The Mount Wilson Observatory (MWO) is an astronomical observatory in Los Angeles County, California, United States. The MWO is located on Mount Wilson, a 5,715-foot (1,742 m) peak in the San Gabriel Mountains near Pasadena, northeast of Los Angeles. The observatory contains two historically important telescopes: the 60 inches (1.5 m) Hale telescope built in 1908, and the 100 inches (2.5 m) Hooker telescope, which was the largest telescope in the World from its completion in 1917 until 1948.
Due to the inversion layer that traps smog over Los Angeles, Mount Wilson has naturally steadier air than any other location in North America, making it ideal for astronomy and in particular for interferometry.The increasing light pollution due to the growth of greater Los Angeles has limited the ability of the observatory to engage in deep space astronomy, but it remains a productive center, with many new and old instruments in use for astronomical research.
The observatory was conceived and founded by George Ellery Hale, who had built the 40 inches (1.0 m) telescope at the Yerkes Observatory. The Mount Wilson Solar Observatory was first funded by the Carnegie Institution of Washington in 1904, leasing the land from the owners of the Mount Wilson Hotel in 1904. Among the conditions of the lease was that it allow public access.
60 inch (1.5 m) Telescope
George Ellery Hale received the 60 inches (1.5 m) mirror blank, cast by Saint-Gobain in France, in 1896 as a gift from his father, William Hale. It was a glass disk 71⁄2 inches (190 mm) thick and weighing 1,900 pounds (860 kg). However it was not until 1904 that Hale received funding from the Carnegie Institution to build an observatory. Grinding began in 1905 and took two years. The mounting and structure for the telescope was built in San Francisco and barely survived the 1906 earthquake. Transporting the pieces to the top of Mount Wilson was an enormous task. "First light" was December 8, 1908. It was at the time the largest operational telescope in the world.
The 60 inch reflector became one of the most productive and successful telescopes in astronomical history. Its design and light-gathering power allowed the pioneering of spectroscopic analysis, parallax measurements, nebula photography, and photometric photography. Though surpassed in size by the Hooker telescope nine years later, the Hale telescope remained one of the largest in use for decades.
In 1992, the 60 inch telescope was fitted with an early adaptive optics system, the Atmospheric Compensation Experiment (ACE). The 69-channel system improved the potential resolving power of the telescope from 0.5-1.0 arc sec to 0.07 arc sec. ACE was developed by DARPA for the Strategic Defense Initiative system, and the National Science Foundation funded the civilian conversion.Today, the 60 inch telescope is used for public outreach. Eyepieces are fitted to its focus instead of instruments. It is the largest telescope in the world devoted to the general public. As of June 2009, the cost for a half-night of observation is $900, $1700 for a full night.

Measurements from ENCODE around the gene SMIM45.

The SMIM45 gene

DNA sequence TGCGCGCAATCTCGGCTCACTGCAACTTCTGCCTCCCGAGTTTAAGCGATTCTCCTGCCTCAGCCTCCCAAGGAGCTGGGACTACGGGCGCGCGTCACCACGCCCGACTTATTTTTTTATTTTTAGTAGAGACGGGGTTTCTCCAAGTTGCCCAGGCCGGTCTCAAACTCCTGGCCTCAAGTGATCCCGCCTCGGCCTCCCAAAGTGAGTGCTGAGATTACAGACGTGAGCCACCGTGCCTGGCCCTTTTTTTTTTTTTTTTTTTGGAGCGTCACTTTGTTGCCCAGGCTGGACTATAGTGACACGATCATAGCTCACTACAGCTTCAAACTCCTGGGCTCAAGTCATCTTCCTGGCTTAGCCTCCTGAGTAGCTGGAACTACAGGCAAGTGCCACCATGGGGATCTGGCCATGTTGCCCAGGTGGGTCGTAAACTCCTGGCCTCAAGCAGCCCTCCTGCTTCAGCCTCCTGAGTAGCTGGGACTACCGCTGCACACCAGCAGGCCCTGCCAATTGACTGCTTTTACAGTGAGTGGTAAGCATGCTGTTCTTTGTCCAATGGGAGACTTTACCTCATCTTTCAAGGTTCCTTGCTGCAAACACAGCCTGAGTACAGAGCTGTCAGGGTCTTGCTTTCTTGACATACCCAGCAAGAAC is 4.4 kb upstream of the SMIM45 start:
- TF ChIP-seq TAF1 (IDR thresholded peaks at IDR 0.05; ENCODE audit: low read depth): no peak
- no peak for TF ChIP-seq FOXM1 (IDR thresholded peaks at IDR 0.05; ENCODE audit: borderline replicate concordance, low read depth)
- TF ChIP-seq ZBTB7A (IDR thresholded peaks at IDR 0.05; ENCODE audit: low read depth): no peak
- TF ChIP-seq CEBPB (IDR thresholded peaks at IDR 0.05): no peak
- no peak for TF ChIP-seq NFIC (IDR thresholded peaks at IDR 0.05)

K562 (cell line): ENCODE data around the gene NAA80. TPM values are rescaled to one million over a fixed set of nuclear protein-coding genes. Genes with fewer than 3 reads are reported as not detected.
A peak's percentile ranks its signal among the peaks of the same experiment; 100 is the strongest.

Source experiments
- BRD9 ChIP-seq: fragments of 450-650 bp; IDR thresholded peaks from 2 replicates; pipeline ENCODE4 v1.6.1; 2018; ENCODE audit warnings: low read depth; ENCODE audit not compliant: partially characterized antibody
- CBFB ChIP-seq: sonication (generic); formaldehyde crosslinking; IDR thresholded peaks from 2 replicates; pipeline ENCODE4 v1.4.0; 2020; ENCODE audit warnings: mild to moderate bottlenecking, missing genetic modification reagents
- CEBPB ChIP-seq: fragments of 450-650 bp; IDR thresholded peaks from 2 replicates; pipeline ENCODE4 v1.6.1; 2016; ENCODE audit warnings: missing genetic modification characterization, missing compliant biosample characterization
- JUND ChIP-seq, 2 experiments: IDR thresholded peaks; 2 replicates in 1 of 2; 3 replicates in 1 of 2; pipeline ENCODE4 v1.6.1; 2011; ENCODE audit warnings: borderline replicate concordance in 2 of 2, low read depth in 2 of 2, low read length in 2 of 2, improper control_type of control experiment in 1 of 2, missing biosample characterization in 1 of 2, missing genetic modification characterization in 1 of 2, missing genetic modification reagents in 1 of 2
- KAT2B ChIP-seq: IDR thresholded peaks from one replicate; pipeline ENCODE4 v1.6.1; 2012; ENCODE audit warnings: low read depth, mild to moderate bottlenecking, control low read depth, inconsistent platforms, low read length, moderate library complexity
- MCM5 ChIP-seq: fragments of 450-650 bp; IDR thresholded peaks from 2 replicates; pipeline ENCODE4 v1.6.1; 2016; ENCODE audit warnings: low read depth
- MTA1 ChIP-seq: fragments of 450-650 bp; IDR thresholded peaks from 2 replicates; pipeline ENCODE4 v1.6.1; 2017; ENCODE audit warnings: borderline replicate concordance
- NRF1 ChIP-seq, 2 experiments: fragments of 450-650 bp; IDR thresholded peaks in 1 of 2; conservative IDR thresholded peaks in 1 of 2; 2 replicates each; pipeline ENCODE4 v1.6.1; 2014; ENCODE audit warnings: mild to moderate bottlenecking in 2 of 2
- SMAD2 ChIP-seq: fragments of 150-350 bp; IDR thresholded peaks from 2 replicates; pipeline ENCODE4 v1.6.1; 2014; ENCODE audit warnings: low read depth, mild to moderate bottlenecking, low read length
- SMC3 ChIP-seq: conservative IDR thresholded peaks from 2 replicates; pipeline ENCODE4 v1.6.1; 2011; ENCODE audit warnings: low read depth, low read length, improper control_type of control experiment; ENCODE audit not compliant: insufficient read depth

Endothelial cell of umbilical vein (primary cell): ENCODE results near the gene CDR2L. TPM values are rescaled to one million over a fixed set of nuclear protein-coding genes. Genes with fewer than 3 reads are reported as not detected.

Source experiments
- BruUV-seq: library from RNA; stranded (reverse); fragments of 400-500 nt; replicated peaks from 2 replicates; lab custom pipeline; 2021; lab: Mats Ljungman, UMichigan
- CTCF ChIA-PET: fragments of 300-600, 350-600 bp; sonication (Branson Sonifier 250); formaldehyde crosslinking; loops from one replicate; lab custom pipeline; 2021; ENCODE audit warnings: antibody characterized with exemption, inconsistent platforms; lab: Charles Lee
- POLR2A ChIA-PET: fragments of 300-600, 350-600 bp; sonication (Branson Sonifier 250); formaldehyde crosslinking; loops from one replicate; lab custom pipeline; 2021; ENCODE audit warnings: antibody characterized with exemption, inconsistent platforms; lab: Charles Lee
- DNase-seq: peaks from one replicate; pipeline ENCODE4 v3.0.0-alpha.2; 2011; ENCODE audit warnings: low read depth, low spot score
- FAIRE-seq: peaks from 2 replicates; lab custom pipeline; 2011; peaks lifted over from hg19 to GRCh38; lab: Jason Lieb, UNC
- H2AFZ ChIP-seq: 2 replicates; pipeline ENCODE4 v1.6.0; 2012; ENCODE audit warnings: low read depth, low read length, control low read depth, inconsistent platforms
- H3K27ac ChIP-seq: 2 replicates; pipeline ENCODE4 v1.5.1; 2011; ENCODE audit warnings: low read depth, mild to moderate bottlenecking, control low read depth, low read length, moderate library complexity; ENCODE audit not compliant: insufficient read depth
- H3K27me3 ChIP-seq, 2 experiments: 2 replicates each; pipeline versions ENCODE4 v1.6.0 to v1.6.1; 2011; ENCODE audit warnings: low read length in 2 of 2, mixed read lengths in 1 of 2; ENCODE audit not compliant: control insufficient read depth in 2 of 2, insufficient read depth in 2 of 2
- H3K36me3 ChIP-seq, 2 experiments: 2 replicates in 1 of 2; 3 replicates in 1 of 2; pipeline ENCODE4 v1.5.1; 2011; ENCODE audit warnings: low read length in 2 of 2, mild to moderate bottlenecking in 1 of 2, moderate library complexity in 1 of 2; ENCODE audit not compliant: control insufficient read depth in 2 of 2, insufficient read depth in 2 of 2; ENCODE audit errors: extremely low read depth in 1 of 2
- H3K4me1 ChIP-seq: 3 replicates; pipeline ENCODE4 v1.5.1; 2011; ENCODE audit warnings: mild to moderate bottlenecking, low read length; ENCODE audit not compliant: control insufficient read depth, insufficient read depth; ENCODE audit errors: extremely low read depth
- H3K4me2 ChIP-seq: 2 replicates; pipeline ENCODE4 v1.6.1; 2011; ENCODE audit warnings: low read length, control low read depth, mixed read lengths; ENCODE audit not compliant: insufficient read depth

100 inch (2.5 m) Hooker Telescope
Once the 60 inch telescope project was well underway, Hale immediately set about creating a larger telescope. John D. Hooker provided crucial funding for it, along with Carnegie.The Saint-Gobain factory was again chosen to cast a blank in 1906, which it completed in 1908, After considerable trouble over the blank (and potential replacements), the 100 inches (2.5 m) telescope was completed and saw "first light" on November 2, 1917. The blank started with over two tons of fused glass which was melted in a furnace into one piece. The blank once melted into one piece took over a year to cool without cracking.
Just like the 60" telescope, the mechanism incorporates a mercury float to provide smooth operation. The Hooker telescope was equipped in 1919 with a special attachment, an optical astronomical interferometer developed by Albert Michelson, much larger than the one he had used to measure Jupiter's satellites. Michelson was able to use the equipment to determine the precise diameter of stars, such as Betelgeuse, the first time the size of a star had ever been measured. Henry Norris Russell developed his star classification system based on observations using the Hooker.
In 1935 the silver coating used since 1917 on the Hooker 100 inch mirror was replaced with a more modern and longer lasting aluminum metallic coating that reflected 50% more light than the older silver method of coating. The newer method of coating for the telescope mirrors was first tested on the older 60 inch mirror telescope.
There are three solar telescopes, two of which are now used for astronomical research, also known as solar towers due to their construction. The 60-foot (18 m) tower telescope was completed in 1908, and the 150-foot (46 m) tower telescope was completed in 1912. The Snow solar telescope, built in 1904 is used for educational demonstrations. The telescopes are used to study helioseismology and other changes in the sun's nature.
A 24-inch (610 mm) telescope fitted with an infrared detector purchased from a military contractor was used by Eric Becklin in 1966 to determine the center of the Milky Way for the first time.In 1968, the first large-area near-IR (2.2 µm) survey of the sky was conducted by Gerry Neugebauer and Robert B. Leighton using a 62-inch (1.6 m) reflecting dish they had built.The instrument is now in the Smithsonian.